In Alabama, protesters took their complaints directly to their elected representative on Monday night. About a dozen people from Occupy Huntsville went to Rep. Mo Brooks’ (R-AL) town hall at a local high school to question the congressman. “There won’t be any protesting, we have no signs,” Mark Jones, an engineer who brought questions for the group to ask, told the Huntsville Times. “We don’t want a fight. We want a level playing field.”
Occupy Huntsville members pressed Brooks on closing corporate tax loopholes and groups that had raised money for Brooks, but others in the 300-plus crowd were hostile toward the questioners:
When the woman began to press her point, the crowd grew noisy, with some shouting “Next!” to get her to step away from the microphone. That scene repeated itself several times throughout the evening as some in line challenged Brooks on his answers.
One of the more confrontational moments came when a man asked about the Gula Graham Group’s fund-raising efforts on Brooks’ behalf.
The man continued to ask Brooks about the organization and the money it raised for him, waving papers while the audience began to loudly object. Brooks at one point asked if there was any way to turn off the man’s microphone so he could finish his response.
While some interaction between Brooks and those asking questions grew argumentative, Brooks encouraged the crowd to take the debate in stride. “This is what a town hall’s all about,” he said. “Just enjoy it.”
The 99 Percent Movement demonstrators have camped out in parks and protested in the streets — even taking over Times Square on the day of global demonstrations — but so far they have not directly questioned members of Congress at town halls like Tea Party members did in 2009 in opposition to health care reform.
But at least Occupy Huntsville got their questions in without being as rudely interrupted as one student. Before the town hall, Brooks met with students at the high school who are taking U.S. government. Jeremy Mock, a senior whose grandmother immigrated from Mexico, questioned Brooks about Alabama’s extreme immigration law:
When Mock began to make a point about the illegal immigrants who had left Alabama after the passage of the state’s tough new immigration law, Brooks interrupted him and broke out in a big grin.
“Isn’t that great,” he said, getting applause from a number of the students.
Previously, Brooks has made it clear he has no compassion for undocumented immigrants, saying June that he would “do anything short of shooting them.” And as the state’s agriculture industry suffers because farmers do not have enough workers to pick crops for harvest now that Hispanic farm workers are fleeing the state, Brooks said that was the goal: “With respect to illegal aliens who are now leaving jobs in Alabama, that’s exactly what we want.”
(by Amanda Peterson Beadle via ThinkProgress)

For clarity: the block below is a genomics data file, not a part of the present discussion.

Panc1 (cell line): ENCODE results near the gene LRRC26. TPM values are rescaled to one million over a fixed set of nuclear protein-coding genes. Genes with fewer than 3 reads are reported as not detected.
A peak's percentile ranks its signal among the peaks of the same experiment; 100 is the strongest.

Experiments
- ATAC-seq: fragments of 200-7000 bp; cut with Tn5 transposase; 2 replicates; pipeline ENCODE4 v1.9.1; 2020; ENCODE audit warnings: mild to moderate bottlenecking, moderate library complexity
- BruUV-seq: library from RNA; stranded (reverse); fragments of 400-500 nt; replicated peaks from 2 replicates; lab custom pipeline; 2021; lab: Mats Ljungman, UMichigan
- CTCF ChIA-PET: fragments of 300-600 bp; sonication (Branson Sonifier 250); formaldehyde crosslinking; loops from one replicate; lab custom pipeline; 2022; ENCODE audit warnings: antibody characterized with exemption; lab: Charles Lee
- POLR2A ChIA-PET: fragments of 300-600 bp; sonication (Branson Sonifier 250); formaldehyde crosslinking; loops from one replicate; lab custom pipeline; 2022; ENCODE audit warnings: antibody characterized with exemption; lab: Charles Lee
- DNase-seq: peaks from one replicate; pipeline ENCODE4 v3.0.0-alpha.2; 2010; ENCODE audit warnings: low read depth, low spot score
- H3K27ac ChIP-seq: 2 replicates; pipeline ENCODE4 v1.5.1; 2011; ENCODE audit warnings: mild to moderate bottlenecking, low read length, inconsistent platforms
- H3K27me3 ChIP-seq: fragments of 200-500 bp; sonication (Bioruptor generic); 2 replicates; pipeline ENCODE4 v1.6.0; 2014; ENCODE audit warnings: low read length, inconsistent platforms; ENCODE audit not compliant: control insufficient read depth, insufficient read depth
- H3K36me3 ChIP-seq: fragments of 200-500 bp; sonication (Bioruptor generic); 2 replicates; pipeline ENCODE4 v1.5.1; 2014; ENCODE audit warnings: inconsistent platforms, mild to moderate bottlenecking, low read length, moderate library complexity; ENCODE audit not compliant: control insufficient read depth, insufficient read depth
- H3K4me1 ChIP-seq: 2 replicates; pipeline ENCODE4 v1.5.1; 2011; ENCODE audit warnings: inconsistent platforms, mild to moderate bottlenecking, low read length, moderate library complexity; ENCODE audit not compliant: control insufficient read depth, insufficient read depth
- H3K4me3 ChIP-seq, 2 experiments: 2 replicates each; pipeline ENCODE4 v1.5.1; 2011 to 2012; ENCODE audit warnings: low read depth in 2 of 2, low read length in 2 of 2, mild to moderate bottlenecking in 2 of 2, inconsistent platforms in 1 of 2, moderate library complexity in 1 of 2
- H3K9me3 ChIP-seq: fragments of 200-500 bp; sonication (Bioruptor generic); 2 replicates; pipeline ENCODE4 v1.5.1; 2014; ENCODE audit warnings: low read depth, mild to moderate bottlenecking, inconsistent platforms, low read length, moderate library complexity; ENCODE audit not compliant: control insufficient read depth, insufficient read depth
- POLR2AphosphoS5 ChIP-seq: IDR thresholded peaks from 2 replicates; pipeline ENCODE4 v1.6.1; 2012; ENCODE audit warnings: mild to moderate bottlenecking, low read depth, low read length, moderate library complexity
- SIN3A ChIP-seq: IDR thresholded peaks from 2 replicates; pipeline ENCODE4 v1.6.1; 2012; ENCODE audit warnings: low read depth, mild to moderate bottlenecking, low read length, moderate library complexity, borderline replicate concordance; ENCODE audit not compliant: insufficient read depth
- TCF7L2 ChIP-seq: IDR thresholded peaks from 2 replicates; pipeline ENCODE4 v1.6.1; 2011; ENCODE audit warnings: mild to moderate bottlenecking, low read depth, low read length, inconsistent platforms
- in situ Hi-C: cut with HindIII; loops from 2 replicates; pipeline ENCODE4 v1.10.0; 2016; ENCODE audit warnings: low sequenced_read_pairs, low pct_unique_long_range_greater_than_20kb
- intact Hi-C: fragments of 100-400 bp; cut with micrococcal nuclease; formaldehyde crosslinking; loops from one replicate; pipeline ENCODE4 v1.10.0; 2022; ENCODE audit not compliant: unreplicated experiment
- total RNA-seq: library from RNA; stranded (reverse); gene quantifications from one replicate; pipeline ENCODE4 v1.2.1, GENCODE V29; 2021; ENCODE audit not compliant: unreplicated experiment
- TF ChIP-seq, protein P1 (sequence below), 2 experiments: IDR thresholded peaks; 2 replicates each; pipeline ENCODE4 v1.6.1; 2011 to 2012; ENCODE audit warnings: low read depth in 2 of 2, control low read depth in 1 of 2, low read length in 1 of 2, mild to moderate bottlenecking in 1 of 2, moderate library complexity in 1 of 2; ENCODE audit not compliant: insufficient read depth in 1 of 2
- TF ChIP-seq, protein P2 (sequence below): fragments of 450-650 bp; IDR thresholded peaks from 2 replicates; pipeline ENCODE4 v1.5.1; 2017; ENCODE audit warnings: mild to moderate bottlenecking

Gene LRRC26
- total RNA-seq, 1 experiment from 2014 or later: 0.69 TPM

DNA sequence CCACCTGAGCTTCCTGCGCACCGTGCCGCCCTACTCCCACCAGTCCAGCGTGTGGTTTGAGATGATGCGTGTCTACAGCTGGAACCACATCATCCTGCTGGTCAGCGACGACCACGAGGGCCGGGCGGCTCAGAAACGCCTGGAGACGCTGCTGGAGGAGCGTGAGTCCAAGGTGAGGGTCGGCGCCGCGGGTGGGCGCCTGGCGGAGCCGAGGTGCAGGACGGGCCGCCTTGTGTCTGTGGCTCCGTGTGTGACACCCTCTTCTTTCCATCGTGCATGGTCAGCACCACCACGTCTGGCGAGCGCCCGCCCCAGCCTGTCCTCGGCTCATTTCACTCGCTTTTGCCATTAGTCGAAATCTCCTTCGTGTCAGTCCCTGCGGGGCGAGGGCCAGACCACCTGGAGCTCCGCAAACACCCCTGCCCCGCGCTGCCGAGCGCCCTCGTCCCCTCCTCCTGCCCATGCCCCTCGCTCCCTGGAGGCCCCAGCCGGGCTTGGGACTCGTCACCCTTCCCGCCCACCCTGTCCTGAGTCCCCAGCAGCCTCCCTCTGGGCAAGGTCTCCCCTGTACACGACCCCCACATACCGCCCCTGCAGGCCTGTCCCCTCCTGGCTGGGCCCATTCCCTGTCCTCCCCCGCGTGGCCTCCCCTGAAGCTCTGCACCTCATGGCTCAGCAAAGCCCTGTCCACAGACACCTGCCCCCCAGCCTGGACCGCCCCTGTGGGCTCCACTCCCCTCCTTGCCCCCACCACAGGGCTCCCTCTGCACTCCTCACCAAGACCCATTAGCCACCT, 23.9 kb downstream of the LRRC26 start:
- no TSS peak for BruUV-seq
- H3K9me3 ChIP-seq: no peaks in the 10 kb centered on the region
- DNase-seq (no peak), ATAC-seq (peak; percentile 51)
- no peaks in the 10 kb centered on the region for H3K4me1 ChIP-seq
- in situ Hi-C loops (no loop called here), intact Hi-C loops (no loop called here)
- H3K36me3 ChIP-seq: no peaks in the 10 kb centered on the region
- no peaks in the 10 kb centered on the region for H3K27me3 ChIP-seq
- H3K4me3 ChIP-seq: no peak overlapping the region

Wait, folks were heckling Mo Brooks and I didn’t get to join in. Why did I not get an invitation? Oh, probably because if I’d heard that he would be there, I would have asked for someone to please kill me before I had to hear him justify his ignorance.
First of all, I am proud of the Occupy Huntsville people for being the first group to take it to a politician. I would be proud of them if they weren’t from my hometown, but the fact that they are just makes me so joyful.
Secondly, the reason that Mo Brooks had his town hall at that high school (Grissom) is because South Huntsville, particularly the southeastern section where Grissom is located, is the bread and butter area of his entire district. So, he would not have been at Butler or Huntsville because they might be too close to the center of town. (Also, Huntsville is the hippie school.) And he wouldn’t be at Johnson, Lee, New Century, or Columbia because they are all on the north end of town and that would attract the bad (to him; this would be the poor and racially diverse) element. So, he would go to the SE section of town. If anyone is going to donate to his campaign, it will be people in that section of Huntsville. If anyone is going to support taking away rights from or applying harsher penalties to the poor, it will be people in that section of town. Taking on his supporters in that venue is like taking on the Republican Party at CPAC or at the RNC’s Convention or taking on Bachmann, Palin, or Perry at the tin foil hat factory. Going to GHS and taking him on takes true chutzpah and true understanding of the best way to get him a little off-kilter. And getting him off-kilter, given his history of stupidity and bigotry, is the best way to handle good ol’ Mo. He’s more likely to say stupid stuff that way.
Third, because of the reason stated in the previous paragraph, it makes sense that the 300-plus crowd, which is a lot less than that stinky-moldy auditorium can hold, was pro-Mo. They’re his people. They are his version of Jonestown, with him at the center of their day like Jim Jones. Yes, this is why the protesters were met with hostility and this is another reason he wouldn’t go to any other school. He likes being worshipped.